Peterborough police say residents shared “the truth” during a town hall held Thursday focussing on rising crime in the southeast area of Town Ward.
Approximately 50 people gathered at YMCA on Aylmer Street to discuss crime in the area, notably four shootings — two fatal — between April and July this year. The group listened as the panel opened the discussion highlighting the Peterborough Police Service’s commitment to public safety while acknowledging staffing issues amid increases in calls for service.
Town Ward encompasses the area south of Parkhill Road East, west to Medical Drive, Monaghan Road and south to Lansdowne Street West and east along the Otonabee River, and includes the downtown.
“We, too, are dismayed to see this level of violence,” said Tim Farquharson, acting police chief, who noted much of the increase in crime is originating from the GTA. “There’s no doubt that creates feelings of anger, frustration and fear. The service acknowledges that and understands it.”
He was joined on the panel with Det. Insp. John Lyons, operations division inspector Jamie Hartnett, Peterborough Police Services Board chairperson Mary ten Doeschates and Emily Jones, community development and engagement coordinator.
ten Doeschates noted the board has approved the hiring of eight new police officers.
The service’s 2021 annual report notes calls for service as a whole increased 4.3 per cent in 2021 from 2020 and 19 per cent since 2016. However, an increase in staff on leave has left the service challenged, notes Farquharson, but he says calls will always be answered.
“We can’t respond to the demands, but, saying that, we can’t make excuses,” he told Global News Peterborough after the town hall. “Part of intelligence-led policing is a wise use of limited resources, so we have to use what we have wisely.”
One resident — who identified herself as Noelle — said she moved from Niagara Falls to the area and works as a personal support worker at Trent University. She says the incidents of crime are continuous.
“I see fights, I see needles in the neighbourhood,” she told the panel. “Seniors are getting their houses broken into. We call and you tell us to help as a community. When you do come — and I don’t mean this as any disrespect, I am a PSW and understand about (staffing) shortages — we’ve gotten yelled at (by officers), told to go back to bed in the middle of the night when the stores get windows smashed in, our cars broken in.
“We’re scared, we’re terrified. And it’s every day we’re seeing this, all hours of the night. We have offered our help as a community, many times, to do whatever we can to help law enforcement and the city. But we still haven’t seen the results of that.
“And we’re all onboard in this area. I understand about the community but we matter, too, and so does our mental health.”
Hartnett apologized on behalf of the service if any officers yelled at her or other residents, calling it “inappropriate.”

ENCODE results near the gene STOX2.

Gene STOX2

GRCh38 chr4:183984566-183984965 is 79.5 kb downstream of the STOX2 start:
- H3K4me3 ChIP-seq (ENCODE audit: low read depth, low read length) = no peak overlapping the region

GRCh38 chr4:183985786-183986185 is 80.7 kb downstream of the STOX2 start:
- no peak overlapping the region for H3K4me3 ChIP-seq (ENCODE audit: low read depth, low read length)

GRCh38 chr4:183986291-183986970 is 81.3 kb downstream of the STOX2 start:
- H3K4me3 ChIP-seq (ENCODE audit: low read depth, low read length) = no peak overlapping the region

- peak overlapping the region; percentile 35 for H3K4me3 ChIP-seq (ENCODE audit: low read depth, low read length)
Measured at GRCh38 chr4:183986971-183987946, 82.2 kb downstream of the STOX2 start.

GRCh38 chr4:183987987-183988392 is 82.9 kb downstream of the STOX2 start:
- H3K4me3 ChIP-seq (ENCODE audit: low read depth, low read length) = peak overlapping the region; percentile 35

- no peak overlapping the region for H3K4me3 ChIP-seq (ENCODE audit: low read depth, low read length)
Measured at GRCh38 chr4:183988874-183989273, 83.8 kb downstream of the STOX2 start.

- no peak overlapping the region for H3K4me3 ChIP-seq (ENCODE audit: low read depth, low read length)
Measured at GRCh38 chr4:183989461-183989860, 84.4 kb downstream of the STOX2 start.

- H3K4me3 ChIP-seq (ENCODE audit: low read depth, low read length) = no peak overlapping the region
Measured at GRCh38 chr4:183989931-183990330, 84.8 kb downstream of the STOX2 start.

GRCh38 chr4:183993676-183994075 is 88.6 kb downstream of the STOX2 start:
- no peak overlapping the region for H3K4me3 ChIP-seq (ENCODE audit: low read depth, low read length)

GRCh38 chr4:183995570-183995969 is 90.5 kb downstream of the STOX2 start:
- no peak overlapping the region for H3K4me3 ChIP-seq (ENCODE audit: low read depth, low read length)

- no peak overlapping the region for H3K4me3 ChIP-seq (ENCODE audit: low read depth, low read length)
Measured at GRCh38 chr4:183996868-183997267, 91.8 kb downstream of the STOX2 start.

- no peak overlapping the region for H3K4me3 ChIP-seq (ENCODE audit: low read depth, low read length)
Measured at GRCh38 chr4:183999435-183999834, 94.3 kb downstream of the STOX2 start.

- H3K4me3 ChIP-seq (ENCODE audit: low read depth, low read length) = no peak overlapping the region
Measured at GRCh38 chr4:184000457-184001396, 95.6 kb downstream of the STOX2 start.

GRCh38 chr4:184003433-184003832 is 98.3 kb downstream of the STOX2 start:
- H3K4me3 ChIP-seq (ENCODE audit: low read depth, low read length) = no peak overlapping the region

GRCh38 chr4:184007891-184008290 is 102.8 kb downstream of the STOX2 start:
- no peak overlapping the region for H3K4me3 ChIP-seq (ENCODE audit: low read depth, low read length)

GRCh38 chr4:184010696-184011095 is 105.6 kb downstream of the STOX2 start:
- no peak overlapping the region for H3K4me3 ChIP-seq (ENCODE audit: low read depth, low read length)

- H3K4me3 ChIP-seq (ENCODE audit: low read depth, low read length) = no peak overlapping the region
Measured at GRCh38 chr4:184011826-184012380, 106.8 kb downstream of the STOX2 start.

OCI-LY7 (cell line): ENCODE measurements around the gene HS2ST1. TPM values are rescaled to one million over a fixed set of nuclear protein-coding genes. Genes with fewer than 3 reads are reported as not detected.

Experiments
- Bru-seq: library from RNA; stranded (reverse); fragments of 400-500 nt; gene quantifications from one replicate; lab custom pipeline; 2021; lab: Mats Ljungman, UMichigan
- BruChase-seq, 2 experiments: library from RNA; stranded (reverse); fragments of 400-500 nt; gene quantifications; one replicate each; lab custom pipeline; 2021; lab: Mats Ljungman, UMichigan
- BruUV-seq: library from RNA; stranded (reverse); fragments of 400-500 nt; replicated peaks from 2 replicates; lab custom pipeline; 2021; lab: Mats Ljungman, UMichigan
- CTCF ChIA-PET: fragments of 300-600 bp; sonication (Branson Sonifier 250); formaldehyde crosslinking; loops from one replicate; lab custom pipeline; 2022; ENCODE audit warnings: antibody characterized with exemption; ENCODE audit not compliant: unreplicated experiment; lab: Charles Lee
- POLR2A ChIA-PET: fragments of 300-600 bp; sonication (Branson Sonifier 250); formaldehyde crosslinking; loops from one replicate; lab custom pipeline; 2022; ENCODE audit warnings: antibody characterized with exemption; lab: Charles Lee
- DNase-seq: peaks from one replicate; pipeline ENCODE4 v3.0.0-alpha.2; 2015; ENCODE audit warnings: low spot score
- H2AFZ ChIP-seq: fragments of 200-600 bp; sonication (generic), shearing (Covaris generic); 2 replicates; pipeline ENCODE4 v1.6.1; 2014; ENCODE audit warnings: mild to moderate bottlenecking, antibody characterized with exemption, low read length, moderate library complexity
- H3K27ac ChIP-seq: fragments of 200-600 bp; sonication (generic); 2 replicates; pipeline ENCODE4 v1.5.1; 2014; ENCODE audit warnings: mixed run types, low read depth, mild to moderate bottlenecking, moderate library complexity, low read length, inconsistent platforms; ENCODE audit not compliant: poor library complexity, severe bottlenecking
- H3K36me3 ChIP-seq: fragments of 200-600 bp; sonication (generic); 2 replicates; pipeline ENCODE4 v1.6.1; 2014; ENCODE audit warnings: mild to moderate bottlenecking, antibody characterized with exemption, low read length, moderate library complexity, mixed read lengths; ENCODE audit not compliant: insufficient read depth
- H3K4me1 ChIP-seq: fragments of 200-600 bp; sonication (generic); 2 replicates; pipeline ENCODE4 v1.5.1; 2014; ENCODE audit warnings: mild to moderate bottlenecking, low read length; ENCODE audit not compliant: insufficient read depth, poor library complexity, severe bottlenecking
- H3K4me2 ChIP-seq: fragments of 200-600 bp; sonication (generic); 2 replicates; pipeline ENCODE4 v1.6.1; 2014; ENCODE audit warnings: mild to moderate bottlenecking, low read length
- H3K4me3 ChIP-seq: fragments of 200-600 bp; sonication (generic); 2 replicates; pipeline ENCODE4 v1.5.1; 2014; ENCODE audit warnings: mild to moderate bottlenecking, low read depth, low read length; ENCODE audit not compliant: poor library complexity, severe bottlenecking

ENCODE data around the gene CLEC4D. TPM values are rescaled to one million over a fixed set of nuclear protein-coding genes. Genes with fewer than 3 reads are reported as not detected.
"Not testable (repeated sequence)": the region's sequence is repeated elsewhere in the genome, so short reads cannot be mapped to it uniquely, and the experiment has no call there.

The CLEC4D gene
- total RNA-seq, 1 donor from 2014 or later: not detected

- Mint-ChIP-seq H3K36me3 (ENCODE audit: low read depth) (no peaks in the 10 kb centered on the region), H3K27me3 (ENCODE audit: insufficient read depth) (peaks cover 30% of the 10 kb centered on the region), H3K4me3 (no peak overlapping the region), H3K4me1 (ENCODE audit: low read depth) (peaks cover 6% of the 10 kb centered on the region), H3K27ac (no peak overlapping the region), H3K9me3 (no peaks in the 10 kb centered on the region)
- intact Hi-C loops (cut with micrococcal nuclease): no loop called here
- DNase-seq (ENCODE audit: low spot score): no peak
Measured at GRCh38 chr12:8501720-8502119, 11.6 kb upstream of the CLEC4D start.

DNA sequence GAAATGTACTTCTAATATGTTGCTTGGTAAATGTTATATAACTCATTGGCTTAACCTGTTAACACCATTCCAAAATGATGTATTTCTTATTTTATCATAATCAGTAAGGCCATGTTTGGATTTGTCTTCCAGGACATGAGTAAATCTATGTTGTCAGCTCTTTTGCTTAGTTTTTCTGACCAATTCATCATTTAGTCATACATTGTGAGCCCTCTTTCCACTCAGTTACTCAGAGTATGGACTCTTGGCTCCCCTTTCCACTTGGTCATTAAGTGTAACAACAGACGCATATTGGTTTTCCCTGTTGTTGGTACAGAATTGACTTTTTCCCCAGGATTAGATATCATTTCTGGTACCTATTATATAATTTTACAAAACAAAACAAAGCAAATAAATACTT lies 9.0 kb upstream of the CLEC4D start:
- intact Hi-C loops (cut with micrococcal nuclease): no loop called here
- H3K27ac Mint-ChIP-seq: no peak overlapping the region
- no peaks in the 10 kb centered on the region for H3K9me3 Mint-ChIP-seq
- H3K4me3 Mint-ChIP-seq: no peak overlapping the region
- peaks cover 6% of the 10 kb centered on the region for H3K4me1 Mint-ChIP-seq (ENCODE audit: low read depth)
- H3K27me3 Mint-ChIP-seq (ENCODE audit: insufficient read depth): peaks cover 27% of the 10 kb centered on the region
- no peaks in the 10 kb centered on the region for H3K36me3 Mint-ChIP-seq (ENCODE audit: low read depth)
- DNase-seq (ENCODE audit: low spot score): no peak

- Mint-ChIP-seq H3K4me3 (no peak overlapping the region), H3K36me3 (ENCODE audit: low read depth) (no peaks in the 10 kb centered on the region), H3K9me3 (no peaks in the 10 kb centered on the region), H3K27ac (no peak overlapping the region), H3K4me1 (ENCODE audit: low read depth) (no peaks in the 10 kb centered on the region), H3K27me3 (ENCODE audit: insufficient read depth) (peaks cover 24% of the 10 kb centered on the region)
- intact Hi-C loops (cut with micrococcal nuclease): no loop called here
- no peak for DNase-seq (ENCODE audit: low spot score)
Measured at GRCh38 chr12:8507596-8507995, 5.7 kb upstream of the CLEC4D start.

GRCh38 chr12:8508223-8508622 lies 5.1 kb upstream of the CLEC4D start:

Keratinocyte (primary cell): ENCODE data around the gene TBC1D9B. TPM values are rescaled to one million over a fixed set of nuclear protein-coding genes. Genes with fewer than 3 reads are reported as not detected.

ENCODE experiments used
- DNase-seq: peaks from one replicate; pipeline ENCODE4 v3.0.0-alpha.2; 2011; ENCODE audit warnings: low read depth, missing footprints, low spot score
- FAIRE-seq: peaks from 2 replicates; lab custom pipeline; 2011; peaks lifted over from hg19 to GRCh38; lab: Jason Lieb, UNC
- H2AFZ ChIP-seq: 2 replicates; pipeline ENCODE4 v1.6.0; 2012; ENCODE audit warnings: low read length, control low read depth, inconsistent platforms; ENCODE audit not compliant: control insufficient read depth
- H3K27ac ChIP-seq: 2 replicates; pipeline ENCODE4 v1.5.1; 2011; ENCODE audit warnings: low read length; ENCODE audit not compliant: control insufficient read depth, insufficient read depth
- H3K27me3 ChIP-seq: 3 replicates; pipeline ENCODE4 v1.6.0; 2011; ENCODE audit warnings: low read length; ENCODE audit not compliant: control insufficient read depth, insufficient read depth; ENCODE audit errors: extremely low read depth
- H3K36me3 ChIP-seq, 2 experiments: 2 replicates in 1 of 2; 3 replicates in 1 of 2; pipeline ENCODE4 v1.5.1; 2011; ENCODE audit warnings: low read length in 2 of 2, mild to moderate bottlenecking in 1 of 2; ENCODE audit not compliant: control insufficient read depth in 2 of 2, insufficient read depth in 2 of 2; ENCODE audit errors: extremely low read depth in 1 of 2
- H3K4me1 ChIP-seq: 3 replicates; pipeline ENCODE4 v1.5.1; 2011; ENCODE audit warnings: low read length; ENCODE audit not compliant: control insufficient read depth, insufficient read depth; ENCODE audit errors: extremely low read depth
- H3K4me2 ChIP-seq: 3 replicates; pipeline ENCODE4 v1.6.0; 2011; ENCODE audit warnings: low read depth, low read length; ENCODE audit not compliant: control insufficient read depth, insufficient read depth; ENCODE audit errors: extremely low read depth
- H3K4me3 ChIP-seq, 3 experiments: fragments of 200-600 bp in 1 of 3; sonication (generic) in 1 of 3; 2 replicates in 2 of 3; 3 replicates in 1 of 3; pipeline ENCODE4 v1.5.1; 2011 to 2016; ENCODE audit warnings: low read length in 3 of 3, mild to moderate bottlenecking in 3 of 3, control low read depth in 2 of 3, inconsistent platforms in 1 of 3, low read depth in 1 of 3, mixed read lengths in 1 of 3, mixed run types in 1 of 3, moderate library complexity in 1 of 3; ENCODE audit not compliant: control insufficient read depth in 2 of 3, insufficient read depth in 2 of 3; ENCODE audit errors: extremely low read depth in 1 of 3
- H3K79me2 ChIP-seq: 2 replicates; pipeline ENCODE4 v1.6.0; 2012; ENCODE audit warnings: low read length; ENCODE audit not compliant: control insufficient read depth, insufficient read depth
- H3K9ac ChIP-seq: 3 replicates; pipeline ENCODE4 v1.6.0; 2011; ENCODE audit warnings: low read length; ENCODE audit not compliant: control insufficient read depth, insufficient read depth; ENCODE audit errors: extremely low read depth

“We are trying our best right now — maybe our best isn’t good enough for you right now,” said Hartnett. “But we will do our best moving forward. We are challenged with some of the shortages and we’re doing the best we can.”
Another resident inquired about forming a community support group. Lyons noted the success of a Neighbourhood Watch group formed in a new subdivision in the city’s north end near Milroy Drive and Chemong Road.
“They’re trying to make sure they are watching over each other,” he said. “Since it was enacted and signs went up in that community, the rates of car thefts and thefts from vehicles has gone way down.”
Following the town hall, Farquharson said it was an engaging conversation and says the service understands residents’ fear, frustration and anger about the escalating violence.
“It’s hard, we can say we are working 15-hour days — but that doesn’t matter, those people are living it,” he said. “They’re Ground Zero, they’re living it daily. We have to emphasize and tell them we get what they’re saying.”
He said changes and improvement can come with community partners being adequately staffed, leveraging more government grants and adding technology such as automated licence plate recognition technology and closed-circuit televisions which the Downtown Business Improvement Area utilizes in the downtown core.
“CCTV cameras — let’s not get into the discussion of ‘big brother’ right now — every municipality has them; we need them … Those are invaluable pieces of tools that will save officers’ time and recover capacity for us as well.”
Farquharson also said there are a number of crime prevention “strategies” and “projects” underway and that there will be “some good results coming.”
“But we still have so much to do,” he said.
Lyons said the town hall offered residents to share their frustrations.
“People aren’t afraid to speak their minds and tell us the truth — that’s what town halls are about,” he said. “I’ve been to many of them in the past where people are afraid to speak their piece because they’re afraid of repercussions. What I heard here tonight is honest people standing up and saying what they felt. And some of the (service’s) responses they had received, some of it is not adequate. As Inspector Hartnett points out, an apology is never a bad thing, but how can we make it better?
“We don’t know unless we know. If we can get honest and true feedback, we can look inward on what we’re doing and try to find solutions,” he said, noting the service is now “more in tune” with other neighbouring police agencies.